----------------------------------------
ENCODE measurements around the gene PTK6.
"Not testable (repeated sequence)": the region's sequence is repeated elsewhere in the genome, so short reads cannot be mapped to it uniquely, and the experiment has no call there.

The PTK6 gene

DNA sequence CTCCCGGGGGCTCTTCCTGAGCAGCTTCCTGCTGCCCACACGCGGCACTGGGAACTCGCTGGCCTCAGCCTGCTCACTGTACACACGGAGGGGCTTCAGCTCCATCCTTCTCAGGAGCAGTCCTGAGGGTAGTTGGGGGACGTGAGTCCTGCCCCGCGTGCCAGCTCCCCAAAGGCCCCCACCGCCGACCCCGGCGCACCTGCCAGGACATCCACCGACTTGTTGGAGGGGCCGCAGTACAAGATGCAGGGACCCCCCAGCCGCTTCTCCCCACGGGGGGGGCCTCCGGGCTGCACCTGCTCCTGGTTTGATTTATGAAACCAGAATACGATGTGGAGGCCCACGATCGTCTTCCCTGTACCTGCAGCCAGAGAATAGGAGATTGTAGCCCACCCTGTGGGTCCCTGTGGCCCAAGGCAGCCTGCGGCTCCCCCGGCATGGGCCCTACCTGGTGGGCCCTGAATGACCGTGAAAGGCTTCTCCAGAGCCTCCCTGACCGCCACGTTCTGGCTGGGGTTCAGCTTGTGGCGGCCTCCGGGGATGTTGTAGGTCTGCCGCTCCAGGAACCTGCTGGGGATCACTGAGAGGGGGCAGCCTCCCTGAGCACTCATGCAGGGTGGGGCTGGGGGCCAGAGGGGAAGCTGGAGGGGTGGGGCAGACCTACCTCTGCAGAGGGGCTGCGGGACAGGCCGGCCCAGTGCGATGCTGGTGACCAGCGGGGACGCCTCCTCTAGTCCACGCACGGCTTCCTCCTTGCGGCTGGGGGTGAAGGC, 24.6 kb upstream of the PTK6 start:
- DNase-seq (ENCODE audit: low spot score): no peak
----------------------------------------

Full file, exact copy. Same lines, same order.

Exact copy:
ENCODE measurements around the gene PTK6.
"Not testable (repeated sequence)": the region's sequence is repeated elsewhere in the genome, so short reads cannot be mapped to it uniquely, and the experiment has no call there.

The PTK6 gene

DNA sequence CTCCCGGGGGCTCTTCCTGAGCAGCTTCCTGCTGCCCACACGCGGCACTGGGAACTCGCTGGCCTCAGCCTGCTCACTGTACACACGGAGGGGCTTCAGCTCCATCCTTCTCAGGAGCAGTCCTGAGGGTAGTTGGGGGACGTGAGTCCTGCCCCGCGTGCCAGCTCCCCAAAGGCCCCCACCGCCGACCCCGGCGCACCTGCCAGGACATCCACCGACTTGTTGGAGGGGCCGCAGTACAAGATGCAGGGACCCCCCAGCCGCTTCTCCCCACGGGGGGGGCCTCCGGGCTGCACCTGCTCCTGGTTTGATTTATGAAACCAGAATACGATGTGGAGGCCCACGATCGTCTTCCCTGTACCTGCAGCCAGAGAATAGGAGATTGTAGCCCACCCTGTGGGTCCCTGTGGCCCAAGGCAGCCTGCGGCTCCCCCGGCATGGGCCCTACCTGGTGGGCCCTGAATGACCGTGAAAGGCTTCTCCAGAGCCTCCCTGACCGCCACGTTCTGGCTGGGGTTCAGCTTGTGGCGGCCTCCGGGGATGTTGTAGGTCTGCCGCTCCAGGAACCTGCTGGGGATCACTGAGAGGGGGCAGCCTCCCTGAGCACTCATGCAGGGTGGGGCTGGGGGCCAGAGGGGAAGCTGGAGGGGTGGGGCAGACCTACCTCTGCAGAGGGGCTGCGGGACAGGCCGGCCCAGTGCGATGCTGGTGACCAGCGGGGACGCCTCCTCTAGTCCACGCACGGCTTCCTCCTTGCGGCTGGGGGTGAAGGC, 24.6 kb upstream of the PTK6 start:
- DNase-seq (ENCODE audit: low spot score): no peak